Coastal Desk

Southeast Louisiana is sinking under the waves faster than any coastal landscape in the world. With so much at stake for Louisiana and the nation, WWNO has made coastal news a priority.

Since mid-2014 our Coastal Desk reporting team has been producing frequent news reports and in-depth features covering coastal erosion and restoration; hurricane protection; offshore energy and other coastal businesses; wildlife and fisheries impacts; and coastal communities and culture.

Support for the Coastal Desk comes from the Walton Family Foundation, the Coypu Foundation, the Greater New Orleans Foundation, and local listeners.

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Laine Kaplan-Levenson / WWNO

The Bayou Bienvenue Wetland Triangle of today is what is called a “ghost swamp”. Until the 1960s, it was a full of cypress trees, part of the central wetlands system that ran from the Lower 9th Ward all the way to Lake Borgne. But destructive forces — from levee and canal construction to invasive species — turned this freshwater swamp into a saltwater marsh, killing all the cypress trees in the process. You see their dead trunks like scarecrows in the water, and don’t see much else.

Laine Kaplan-Levenson / WWNO

The Bayou Bienvenue Wetland Triangle of today is what is called a “ghost swamp.” Until the 1960s, it was a full of cypress trees, part of the central wetlands system that ran from the Lower 9th Ward all the way to Lake Borgne. But destructive forces — from levee and canal construction to invasive species — turned this freshwater swamp into a saltwater marsh, killing all the cypress trees in the process. You see their dead trunks like scarecrows in the water, and don’t see much else.

Eve Troeh / WWNO

The Bayou Bienvenue Wetland Triangle of today is what is called a “ghost swamp”. Until the 1960s, it was a full of cypress trees, part of the central wetlands system that ran from the Lower 9th Ward all the way to Lake Borgne. But destructive forces — from levee and canal construction to invasive species — turned this freshwater swamp into a saltwater marsh, killing all the cypress trees in the process. You see their dead trunks like scarecrows in the water, and don’t see much else.

Laine Kaplan-Levenson / WWNO

The Bayou Bienvenue Wetland Triangle of today is what is called a “ghost swamp”. Until the 1960s, it was a full of cypress trees, part of the central wetlands system that ran from the Lower 9th Ward all the way to Lake Borgne. But destructive forces — from levee and canal construction to invasive species — turned this freshwater swamp into a saltwater marsh, killing all the cypress trees in the process. You see their dead trunks like scarecrows in the water, and don’t see much else.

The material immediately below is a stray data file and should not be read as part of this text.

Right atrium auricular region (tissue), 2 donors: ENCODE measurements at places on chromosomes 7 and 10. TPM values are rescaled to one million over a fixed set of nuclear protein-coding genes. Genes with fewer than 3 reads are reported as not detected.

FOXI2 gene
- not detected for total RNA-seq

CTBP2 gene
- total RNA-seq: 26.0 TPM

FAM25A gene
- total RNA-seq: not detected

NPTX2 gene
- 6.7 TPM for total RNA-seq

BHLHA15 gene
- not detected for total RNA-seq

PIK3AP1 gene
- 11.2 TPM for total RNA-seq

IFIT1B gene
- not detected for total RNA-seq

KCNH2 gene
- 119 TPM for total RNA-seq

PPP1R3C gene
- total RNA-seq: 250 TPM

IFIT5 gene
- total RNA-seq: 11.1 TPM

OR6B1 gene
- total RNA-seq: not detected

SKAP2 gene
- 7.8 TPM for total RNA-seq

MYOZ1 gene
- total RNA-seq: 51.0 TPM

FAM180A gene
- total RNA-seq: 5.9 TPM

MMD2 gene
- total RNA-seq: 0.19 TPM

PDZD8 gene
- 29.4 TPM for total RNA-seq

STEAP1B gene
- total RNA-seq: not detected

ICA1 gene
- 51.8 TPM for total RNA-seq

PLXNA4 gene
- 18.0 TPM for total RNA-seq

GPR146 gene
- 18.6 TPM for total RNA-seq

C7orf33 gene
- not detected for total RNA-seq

Tropical storms are migrating out of the tropics, reaching their peak intensity in higher latitudes, where larger populations are concentrated, a new NOAA-led study published in the journal Nature says.

NOAA

The Data Center released its first Coastal Index this week. WWNO's Jack Hopke sat down with Executive Director Allison Plyer and Senior Research Fellow George Hobor to learn more.

Among the lessons learned, data since 2005 show many coastal communities, like Chauvin and Dulac, are losing residents. Those choosing to stay are more likely to be poor than those who leave. That means the remaining population is more vulnerable to events like storms, with fewer resources to help them bounce back after disaster.

Eve Troeh

Louisiana Highway 1, or just LA-1, is the longest continuous road in the state, running from the northeast corner down to Grand Isle. One particular stretch of it poses a particular challenge: as coastal erosion and sea level rise continue at rapid rates in southern Louisiana, LA-1 is more consistently flooded. This leaves residents and anyone who needs to travel the road inconvenienced at best, and in peril at worst.

Jonathan Henderson of New Orleans-based Gulf Restoration Network is flying Louisiana's coast looking for oil. As usual, he's found some.

"I just noticed something out of the corner of my eye that looks like a sheen that had some form to it," he says. "We're going to go take a closer look and see if there's a rainbow sheen."

It's a target-rich environment for Henderson, because more than 54,000 wells were planted in and off this coast — part of the 300,000 wells in the state. They're connected by thousands of miles of pipelines, all vulnerable to leaks.

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